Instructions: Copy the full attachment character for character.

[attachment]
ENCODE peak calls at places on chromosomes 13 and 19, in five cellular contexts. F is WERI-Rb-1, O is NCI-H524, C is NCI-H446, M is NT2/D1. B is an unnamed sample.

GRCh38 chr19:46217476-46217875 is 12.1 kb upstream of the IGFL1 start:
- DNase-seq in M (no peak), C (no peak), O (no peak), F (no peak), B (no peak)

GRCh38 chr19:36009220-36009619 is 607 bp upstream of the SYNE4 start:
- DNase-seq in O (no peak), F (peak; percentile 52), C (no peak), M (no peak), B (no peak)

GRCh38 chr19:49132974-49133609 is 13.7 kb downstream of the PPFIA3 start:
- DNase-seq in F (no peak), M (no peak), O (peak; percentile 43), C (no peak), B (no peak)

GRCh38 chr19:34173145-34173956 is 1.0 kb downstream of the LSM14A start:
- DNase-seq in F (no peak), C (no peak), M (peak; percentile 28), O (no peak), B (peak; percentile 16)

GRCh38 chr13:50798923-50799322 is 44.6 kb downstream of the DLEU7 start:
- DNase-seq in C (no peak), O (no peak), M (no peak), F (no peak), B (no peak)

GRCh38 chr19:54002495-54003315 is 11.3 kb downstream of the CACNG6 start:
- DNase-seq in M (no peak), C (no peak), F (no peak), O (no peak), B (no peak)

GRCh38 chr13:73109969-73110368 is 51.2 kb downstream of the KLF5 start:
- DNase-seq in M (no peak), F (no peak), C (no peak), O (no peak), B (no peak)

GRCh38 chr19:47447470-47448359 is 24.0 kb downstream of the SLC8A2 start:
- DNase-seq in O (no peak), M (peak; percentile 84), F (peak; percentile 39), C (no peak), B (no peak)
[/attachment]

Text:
ENCODE peak calls at places on chromosomes 13 and 19, in five cellular contexts. F is WERI-Rb-1, O is NCI-H524, C is NCI-H446, M is NT2/D1. B is an unnamed sample.

GRCh38 chr19:46217476-46217875 is 12.1 kb upstream of the IGFL1 start:
- DNase-seq in M (no peak), C (no peak), O (no peak), F (no peak), B (no peak)

GRCh38 chr19:36009220-36009619 is 607 bp upstream of the SYNE4 start:
- DNase-seq in O (no peak), F (peak; percentile 52), C (no peak), M (no peak), B (no peak)

GRCh38 chr19:49132974-49133609 is 13.7 kb downstream of the PPFIA3 start:
- DNase-seq in F (no peak), M (no peak), O (peak; percentile 43), C (no peak), B (no peak)

GRCh38 chr19:34173145-34173956 is 1.0 kb downstream of the LSM14A start:
- DNase-seq in F (no peak), C (no peak), M (peak; percentile 28), O (no peak), B (peak; percentile 16)

GRCh38 chr13:50798923-50799322 is 44.6 kb downstream of the DLEU7 start:
- DNase-seq in C (no peak), O (no peak), M (no peak), F (no peak), B (no peak)

GRCh38 chr19:54002495-54003315 is 11.3 kb downstream of the CACNG6 start:
- DNase-seq in M (no peak), C (no peak), F (no peak), O (no peak), B (no peak)

GRCh38 chr13:73109969-73110368 is 51.2 kb downstream of the KLF5 start:
- DNase-seq in M (no peak), F (no peak), C (no peak), O (no peak), B (no peak)

GRCh38 chr19:47447470-47448359 is 24.0 kb downstream of the SLC8A2 start:
- DNase-seq in O (no peak), M (peak; percentile 84), F (peak; percentile 39), C (no peak), B (no peak)